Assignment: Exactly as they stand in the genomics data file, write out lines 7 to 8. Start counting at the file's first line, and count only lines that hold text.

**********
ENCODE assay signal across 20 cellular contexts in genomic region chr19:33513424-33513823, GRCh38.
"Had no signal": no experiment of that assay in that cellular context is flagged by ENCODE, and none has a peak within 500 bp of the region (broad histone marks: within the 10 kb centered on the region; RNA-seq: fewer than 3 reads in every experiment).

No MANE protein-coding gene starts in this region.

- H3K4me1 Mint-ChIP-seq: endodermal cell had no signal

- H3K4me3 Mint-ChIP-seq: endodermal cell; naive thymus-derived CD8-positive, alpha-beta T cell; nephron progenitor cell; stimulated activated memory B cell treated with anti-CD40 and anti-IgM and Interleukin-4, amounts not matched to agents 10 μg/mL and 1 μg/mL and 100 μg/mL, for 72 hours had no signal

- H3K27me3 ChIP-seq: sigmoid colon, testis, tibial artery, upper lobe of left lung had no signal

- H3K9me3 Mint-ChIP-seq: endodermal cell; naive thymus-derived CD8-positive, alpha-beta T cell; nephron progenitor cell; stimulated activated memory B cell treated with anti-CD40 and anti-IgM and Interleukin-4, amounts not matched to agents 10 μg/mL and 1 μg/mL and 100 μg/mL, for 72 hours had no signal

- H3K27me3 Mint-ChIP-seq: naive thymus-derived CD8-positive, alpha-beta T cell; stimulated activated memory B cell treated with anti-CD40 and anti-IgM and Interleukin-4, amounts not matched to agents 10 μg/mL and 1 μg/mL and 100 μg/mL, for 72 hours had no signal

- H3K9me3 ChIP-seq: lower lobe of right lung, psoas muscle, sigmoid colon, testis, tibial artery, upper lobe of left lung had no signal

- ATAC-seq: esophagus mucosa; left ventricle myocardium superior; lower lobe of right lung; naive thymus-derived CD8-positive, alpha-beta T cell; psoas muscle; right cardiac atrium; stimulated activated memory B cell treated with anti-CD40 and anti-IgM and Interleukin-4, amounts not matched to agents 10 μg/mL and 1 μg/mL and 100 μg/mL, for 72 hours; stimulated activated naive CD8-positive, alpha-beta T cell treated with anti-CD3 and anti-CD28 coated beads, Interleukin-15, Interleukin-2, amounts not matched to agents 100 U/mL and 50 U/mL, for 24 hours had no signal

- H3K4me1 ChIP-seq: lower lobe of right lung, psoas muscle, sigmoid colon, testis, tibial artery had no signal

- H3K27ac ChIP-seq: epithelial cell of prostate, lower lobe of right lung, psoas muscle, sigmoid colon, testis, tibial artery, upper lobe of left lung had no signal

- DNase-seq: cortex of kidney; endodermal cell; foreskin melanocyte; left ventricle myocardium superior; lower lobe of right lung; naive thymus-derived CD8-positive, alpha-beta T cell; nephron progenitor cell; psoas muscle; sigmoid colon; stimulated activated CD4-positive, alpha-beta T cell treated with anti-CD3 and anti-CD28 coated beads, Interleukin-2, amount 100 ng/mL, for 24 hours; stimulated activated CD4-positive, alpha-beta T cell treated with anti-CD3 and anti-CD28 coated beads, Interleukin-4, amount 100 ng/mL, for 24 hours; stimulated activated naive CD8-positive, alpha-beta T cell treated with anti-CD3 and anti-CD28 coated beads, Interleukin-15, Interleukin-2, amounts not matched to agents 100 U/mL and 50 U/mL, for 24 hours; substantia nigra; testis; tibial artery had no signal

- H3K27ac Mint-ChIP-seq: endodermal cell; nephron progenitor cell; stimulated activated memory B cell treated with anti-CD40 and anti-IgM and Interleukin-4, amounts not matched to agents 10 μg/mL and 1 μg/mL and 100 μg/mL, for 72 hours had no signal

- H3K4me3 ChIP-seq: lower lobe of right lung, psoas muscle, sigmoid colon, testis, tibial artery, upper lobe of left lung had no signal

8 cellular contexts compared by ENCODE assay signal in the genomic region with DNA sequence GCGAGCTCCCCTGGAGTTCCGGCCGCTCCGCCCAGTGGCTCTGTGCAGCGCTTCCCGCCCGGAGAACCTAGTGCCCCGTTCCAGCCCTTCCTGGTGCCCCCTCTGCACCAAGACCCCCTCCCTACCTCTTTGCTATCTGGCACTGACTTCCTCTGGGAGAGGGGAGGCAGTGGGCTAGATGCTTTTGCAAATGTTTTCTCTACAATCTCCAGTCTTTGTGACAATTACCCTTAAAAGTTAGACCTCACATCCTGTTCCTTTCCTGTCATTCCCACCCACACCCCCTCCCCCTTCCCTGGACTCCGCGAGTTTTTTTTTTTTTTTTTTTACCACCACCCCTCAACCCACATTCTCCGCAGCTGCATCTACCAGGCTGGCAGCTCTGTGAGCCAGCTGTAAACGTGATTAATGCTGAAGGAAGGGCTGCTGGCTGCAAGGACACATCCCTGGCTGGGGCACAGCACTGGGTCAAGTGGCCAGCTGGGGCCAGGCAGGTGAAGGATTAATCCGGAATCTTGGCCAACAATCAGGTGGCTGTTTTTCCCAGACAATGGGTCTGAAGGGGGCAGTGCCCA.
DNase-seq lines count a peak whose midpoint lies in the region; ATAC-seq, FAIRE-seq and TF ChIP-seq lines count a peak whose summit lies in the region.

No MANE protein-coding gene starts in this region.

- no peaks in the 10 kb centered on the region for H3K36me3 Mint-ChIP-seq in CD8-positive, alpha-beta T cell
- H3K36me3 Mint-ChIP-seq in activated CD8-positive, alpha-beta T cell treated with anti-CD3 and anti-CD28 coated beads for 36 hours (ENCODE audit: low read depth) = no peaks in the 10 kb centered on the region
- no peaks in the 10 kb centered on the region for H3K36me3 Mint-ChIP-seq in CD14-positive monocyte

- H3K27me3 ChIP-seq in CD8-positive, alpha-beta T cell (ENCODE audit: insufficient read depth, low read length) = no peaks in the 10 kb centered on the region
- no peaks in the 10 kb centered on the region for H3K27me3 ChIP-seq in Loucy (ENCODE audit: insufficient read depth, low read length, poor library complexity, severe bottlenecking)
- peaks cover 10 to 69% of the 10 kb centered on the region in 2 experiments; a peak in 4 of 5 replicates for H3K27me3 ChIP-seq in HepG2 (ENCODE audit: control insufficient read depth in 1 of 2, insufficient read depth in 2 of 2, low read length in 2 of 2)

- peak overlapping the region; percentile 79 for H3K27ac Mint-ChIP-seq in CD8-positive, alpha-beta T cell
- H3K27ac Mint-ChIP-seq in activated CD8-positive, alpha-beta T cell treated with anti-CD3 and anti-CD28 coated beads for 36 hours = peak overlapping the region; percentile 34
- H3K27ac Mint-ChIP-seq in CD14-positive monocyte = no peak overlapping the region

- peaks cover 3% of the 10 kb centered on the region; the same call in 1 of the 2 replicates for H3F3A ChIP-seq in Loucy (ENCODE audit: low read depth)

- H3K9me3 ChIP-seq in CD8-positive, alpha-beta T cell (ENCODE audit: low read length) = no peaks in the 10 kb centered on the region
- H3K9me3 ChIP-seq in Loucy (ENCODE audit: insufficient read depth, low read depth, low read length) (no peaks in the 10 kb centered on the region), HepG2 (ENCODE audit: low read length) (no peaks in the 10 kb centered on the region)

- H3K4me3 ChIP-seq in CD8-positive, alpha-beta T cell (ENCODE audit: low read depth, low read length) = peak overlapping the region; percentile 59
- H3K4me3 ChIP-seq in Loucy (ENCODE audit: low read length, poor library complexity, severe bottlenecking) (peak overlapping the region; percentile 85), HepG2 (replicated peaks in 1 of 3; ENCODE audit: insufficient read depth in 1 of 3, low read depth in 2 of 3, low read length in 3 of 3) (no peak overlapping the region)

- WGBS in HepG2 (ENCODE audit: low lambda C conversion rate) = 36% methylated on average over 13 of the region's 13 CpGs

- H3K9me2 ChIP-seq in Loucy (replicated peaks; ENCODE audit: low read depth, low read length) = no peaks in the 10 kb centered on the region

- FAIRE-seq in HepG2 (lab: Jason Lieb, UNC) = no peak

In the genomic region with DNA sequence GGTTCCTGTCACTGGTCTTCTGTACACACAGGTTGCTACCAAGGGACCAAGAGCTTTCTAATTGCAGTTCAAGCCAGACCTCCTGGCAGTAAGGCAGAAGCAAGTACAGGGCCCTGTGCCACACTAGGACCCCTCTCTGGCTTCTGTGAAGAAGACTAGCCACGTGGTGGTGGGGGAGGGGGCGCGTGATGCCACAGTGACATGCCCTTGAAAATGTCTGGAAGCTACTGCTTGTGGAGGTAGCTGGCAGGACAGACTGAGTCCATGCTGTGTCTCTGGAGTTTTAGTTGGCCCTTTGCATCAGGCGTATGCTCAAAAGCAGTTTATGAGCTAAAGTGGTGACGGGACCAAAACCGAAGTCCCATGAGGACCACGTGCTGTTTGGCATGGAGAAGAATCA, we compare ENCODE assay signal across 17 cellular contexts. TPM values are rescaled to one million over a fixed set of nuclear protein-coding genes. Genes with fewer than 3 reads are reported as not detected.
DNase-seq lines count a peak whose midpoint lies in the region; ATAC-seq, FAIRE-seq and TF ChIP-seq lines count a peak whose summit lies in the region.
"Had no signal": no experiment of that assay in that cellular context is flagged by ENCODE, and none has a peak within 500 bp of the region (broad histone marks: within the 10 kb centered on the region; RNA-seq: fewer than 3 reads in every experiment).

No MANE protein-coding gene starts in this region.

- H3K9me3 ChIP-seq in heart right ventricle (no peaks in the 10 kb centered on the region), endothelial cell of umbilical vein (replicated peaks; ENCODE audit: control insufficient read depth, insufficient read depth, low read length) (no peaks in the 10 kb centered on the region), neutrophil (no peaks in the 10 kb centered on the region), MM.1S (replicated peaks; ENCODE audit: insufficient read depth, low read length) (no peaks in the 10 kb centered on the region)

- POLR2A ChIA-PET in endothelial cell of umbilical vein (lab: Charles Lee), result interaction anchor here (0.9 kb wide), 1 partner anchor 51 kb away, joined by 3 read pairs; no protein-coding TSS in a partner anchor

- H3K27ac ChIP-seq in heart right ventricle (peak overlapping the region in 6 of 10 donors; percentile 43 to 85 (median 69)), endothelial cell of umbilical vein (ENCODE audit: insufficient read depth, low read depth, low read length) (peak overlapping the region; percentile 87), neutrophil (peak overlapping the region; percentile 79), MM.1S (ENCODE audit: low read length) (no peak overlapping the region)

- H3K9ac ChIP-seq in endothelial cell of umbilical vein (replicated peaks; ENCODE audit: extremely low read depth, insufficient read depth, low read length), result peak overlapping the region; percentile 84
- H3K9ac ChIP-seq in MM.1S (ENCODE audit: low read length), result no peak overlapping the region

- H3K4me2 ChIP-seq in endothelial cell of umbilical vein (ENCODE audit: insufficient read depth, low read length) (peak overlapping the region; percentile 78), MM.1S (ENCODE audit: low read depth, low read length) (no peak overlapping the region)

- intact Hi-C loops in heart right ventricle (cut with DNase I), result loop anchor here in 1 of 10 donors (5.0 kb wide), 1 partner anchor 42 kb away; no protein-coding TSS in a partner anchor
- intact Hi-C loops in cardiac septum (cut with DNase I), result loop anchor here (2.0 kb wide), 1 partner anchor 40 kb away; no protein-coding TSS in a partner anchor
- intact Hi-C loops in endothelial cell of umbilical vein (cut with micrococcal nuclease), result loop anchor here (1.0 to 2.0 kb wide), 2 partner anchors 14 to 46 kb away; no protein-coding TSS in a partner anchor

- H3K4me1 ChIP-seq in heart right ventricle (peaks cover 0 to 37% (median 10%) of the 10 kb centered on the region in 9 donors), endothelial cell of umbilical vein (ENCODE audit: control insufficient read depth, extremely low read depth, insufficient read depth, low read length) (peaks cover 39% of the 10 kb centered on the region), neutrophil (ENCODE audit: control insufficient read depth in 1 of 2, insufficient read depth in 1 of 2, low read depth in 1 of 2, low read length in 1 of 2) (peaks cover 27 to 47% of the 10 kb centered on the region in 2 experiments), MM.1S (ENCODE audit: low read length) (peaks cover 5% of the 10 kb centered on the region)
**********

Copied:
- H3K9me3 Mint-ChIP-seq: endodermal cell; naive thymus-derived CD8-positive, alpha-beta T cell; nephron progenitor cell; stimulated activated memory B cell treated with anti-CD40 and anti-IgM and Interleukin-4, amounts not matched to agents 10 μg/mL and 1 μg/mL and 100 μg/mL, for 72 hours had no signal

- H3K27me3 Mint-ChIP-seq: naive thymus-derived CD8-positive, alpha-beta T cell; stimulated activated memory B cell treated with anti-CD40 and anti-IgM and Interleukin-4, amounts not matched to agents 10 μg/mL and 1 μg/mL and 100 μg/mL, for 72 hours had no signal